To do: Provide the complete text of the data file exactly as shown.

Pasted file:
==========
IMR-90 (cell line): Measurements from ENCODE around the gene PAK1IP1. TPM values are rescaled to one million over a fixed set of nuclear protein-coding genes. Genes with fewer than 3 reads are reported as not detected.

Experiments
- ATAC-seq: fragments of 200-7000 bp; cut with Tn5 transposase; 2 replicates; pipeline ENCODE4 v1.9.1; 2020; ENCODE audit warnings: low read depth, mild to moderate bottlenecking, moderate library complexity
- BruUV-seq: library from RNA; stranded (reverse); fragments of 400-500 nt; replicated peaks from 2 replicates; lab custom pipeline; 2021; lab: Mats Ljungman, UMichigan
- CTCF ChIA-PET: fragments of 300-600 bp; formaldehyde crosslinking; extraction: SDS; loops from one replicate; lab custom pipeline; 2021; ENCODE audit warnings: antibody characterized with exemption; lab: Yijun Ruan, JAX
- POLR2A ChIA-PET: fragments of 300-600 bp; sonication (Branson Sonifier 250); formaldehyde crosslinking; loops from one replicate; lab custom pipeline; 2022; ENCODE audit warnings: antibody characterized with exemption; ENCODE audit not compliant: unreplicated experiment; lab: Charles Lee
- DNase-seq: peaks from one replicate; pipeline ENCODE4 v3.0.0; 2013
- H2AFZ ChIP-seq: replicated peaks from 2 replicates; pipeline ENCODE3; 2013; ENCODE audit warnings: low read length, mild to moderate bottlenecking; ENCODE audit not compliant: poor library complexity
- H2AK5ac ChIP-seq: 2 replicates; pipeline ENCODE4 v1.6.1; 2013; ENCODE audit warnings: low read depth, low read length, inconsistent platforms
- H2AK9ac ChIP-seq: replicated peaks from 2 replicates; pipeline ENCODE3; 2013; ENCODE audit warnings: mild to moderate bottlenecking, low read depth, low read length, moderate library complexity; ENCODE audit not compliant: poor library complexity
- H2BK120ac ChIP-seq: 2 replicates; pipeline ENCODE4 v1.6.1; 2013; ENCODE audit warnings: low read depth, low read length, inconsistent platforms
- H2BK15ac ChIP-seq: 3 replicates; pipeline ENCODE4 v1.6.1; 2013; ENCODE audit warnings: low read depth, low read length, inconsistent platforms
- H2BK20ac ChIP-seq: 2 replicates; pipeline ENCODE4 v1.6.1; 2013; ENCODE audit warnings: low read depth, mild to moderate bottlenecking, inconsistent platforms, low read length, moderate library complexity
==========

IMR-90 (cell line): Measurements from ENCODE around the gene PAK1IP1. TPM values are rescaled to one million over a fixed set of nuclear protein-coding genes. Genes with fewer than 3 reads are reported as not detected.

Experiments
- ATAC-seq: fragments of 200-7000 bp; cut with Tn5 transposase; 2 replicates; pipeline ENCODE4 v1.9.1; 2020; ENCODE audit warnings: low read depth, mild to moderate bottlenecking, moderate library complexity
- BruUV-seq: library from RNA; stranded (reverse); fragments of 400-500 nt; replicated peaks from 2 replicates; lab custom pipeline; 2021; lab: Mats Ljungman, UMichigan
- CTCF ChIA-PET: fragments of 300-600 bp; formaldehyde crosslinking; extraction: SDS; loops from one replicate; lab custom pipeline; 2021; ENCODE audit warnings: antibody characterized with exemption; lab: Yijun Ruan, JAX
- POLR2A ChIA-PET: fragments of 300-600 bp; sonication (Branson Sonifier 250); formaldehyde crosslinking; loops from one replicate; lab custom pipeline; 2022; ENCODE audit warnings: antibody characterized with exemption; ENCODE audit not compliant: unreplicated experiment; lab: Charles Lee
- DNase-seq: peaks from one replicate; pipeline ENCODE4 v3.0.0; 2013
- H2AFZ ChIP-seq: replicated peaks from 2 replicates; pipeline ENCODE3; 2013; ENCODE audit warnings: low read length, mild to moderate bottlenecking; ENCODE audit not compliant: poor library complexity
- H2AK5ac ChIP-seq: 2 replicates; pipeline ENCODE4 v1.6.1; 2013; ENCODE audit warnings: low read depth, low read length, inconsistent platforms
- H2AK9ac ChIP-seq: replicated peaks from 2 replicates; pipeline ENCODE3; 2013; ENCODE audit warnings: mild to moderate bottlenecking, low read depth, low read length, moderate library complexity; ENCODE audit not compliant: poor library complexity
- H2BK120ac ChIP-seq: 2 replicates; pipeline ENCODE4 v1.6.1; 2013; ENCODE audit warnings: low read depth, low read length, inconsistent platforms
- H2BK15ac ChIP-seq: 3 replicates; pipeline ENCODE4 v1.6.1; 2013; ENCODE audit warnings: low read depth, low read length, inconsistent platforms
- H2BK20ac ChIP-seq: 2 replicates; pipeline ENCODE4 v1.6.1; 2013; ENCODE audit warnings: low read depth, mild to moderate bottlenecking, inconsistent platforms, low read length, moderate library complexity